No, Renters Still Can’t Rely on the Government to Protect Them

by Beth Redmond

3 November 2020

Against the Grain Photography

2020 has been gruelling, with the poorest in society left to carry the weight of a catastrophically-handled global pandemic. With the announcement of another national lockdown in England, the government has extended mortgage holidays for homeowners – but, as in March, there will be next to no support for renters. 

In recent decades, neoliberals have promoted home ownership as the pinnacle of individual achievement. Got your foot on the housing ladder? You’ve made it. You’re important. And if you can afford the initial deposit on buying your first home, why wouldn’t you? Compared with monthly mortgage payments, average rents across England are akin to throwing 45.5% of your wage out of the window. But in the current market, of course, millions of people have no choice but to rent.

What’s more, landlordism has infected the private rented sector so insidiously that many landlords now rely on high rents as their only source of income, meaning renters’ wages support both renters and landlords. An unjust power-relation, however, means the burden of any break in that income will be placed squarely on the shoulders of the tenant. Landlords wallets are infinitely more protected than those of renters – and they know it. 

All this became only too clear when the first lockdown was announced back in March. Homeowners were offered a mortgage holiday, with an informal, non-binding note asking landlords to be accommodating towards any tenants struggling to pay rent. The idea was that landlords’ goodwill would trickle down and protect tenants. It didn’t, of course, because this goodwill doesn’t exist.  

The renters movement fought hard for and won an eviction ban, which was extended until September, to protect certain categories of renters for a total of six months. Lodgers, however, remained unprotected, and an estimated 20,000 households were legally made homeless between April and August. Factoring in illegal evictions, the total number of households made homeless during this period is no doubt higher. 

As we head into a chaotic second national lockdown, the state of play is familiar. Again, a mortgage holiday has been announced for homeowners with no mention of any protections for renters. 9.6 million jobs have been furloughed since April, meaning millions of renters are being expected to pay 100% of their rents on only 80% of their wages. As it stands, the government does not intend to announce another eviction ban to protect renters.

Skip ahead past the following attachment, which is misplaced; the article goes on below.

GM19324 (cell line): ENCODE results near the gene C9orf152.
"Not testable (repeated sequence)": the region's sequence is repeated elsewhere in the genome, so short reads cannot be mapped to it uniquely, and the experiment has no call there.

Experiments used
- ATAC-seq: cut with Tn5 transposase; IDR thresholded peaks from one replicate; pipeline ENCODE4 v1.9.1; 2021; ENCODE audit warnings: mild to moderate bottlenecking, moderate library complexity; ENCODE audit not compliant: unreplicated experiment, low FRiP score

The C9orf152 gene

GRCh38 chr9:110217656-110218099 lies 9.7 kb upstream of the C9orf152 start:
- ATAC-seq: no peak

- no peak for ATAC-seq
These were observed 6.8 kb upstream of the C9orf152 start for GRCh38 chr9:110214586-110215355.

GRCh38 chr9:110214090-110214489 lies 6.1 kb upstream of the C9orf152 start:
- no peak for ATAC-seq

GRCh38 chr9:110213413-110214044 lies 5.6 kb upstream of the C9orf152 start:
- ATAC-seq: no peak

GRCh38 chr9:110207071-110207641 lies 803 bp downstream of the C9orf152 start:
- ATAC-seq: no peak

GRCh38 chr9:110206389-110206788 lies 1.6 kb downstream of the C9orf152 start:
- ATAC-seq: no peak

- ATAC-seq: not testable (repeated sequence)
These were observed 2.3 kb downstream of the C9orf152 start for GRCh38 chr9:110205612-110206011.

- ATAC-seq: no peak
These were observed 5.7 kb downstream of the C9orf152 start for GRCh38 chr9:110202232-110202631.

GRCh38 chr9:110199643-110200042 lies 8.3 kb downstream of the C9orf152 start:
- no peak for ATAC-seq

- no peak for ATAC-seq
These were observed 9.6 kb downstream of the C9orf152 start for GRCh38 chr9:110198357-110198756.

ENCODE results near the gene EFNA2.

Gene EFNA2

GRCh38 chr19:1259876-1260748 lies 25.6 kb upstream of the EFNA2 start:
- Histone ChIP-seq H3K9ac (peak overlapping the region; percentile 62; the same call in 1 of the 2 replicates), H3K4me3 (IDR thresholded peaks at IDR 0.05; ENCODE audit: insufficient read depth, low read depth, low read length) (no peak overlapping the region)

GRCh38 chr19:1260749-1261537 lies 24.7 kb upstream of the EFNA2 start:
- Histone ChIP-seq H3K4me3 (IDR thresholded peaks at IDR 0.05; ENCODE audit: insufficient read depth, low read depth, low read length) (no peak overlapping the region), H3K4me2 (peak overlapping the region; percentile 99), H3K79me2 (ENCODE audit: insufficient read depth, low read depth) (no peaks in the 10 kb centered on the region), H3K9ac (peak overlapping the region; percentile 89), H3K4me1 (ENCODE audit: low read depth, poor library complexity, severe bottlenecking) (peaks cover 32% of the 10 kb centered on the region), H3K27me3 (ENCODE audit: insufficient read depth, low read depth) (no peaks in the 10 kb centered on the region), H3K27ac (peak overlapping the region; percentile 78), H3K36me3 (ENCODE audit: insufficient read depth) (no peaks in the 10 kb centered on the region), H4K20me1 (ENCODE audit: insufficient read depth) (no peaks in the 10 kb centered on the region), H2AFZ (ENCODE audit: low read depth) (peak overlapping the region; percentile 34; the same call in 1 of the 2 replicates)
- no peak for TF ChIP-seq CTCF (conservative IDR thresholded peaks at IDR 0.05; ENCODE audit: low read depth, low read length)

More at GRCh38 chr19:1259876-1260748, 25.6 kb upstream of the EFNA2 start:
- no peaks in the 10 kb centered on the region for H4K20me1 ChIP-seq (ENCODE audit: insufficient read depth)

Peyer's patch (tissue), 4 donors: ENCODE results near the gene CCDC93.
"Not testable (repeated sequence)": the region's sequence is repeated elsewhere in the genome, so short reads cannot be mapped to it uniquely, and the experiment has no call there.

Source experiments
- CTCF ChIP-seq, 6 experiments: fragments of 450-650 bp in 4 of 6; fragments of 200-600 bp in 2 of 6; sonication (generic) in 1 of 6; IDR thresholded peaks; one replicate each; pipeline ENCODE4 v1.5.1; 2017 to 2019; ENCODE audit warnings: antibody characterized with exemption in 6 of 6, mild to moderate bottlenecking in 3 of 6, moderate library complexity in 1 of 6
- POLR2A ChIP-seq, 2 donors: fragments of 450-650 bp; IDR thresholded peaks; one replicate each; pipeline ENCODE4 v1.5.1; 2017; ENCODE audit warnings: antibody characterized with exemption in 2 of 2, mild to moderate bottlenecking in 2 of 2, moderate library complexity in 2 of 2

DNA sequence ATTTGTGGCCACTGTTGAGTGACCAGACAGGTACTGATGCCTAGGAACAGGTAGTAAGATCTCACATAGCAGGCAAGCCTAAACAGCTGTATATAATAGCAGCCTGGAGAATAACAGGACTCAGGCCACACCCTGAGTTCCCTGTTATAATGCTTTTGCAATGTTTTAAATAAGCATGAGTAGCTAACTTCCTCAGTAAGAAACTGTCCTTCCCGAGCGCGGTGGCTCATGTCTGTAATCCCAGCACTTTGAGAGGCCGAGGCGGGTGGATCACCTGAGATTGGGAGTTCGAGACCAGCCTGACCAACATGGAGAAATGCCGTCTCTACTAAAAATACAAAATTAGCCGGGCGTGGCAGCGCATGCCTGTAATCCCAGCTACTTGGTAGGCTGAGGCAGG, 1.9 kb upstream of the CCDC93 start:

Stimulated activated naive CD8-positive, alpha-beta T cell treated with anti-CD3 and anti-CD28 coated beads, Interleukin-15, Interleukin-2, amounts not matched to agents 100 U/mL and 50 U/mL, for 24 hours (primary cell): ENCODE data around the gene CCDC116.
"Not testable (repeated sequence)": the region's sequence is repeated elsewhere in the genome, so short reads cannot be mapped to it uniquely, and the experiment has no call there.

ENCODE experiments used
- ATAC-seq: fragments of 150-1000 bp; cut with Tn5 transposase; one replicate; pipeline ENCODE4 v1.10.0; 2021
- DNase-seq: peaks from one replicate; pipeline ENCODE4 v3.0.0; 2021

What’s more, prior to the announcement of a national lockdown, hospitality workers in tier 3 regions were expected to pay full rent on just 66% of their wages. Government advice on whether evictions would take place in these regions was predictably unclear: the justification for lifting the eviction ban in September was that household finances would be in better shape by then, but now furlough has been extended, job losses continue and Universal Credit applications are still sky high, this justification doesn’t stand up. 

While renters unions across the country have been calling for rent cancellation to go hand in hand with the eviction ban, the Labour party has provided laughable opposition, showing just how little grasp it has of how expensive it is to be poor. Initially, it suggested a two-year period in which to pay back any rent unpaid during the pandemic. While mortgages can be extended to accommodate the offered holiday, workers can’t physically manifest lost work hours without becoming indebted to friends, family or loan sharks. 

Although her local CLP has recently passed a motion calling for rent cancellation, the shadow housing secretary Thangam Debbonaire initially said of the suggested policy: “There are people who are still in work, still able to pay their rent. And if you just cancelled rent, they would also benefit and they don’t need to.” These comments hark back to the New Labour era when the party was more interested in criminalising ‘benefit cheats’ than in supporting those in need. 

In a country where the political class create one set of rules for us and another for themselves, where Dominic Cummings can evade £30k worth of council tax but a single mother can be sentenced to jail for not paying hers, we have to stop relying on those in power for protection. 

Renters must realise the power they hold in their numbers, and join local tenants unions to protect themselves, their neighbours and their communities. If nobody will adequately legislate to protect renters, we must ensure our organisations are empowered to alleviate debt and eviction anxiety by protecting communities from bailiffs, landlords, and the police. 

Whether you’re in Manchester, London, Scotland, Hull or anywhere else – join your local tenants union, and get your road, estate or tower block organised. 

Beth Redmond is a housing campaigner based in Manchester.

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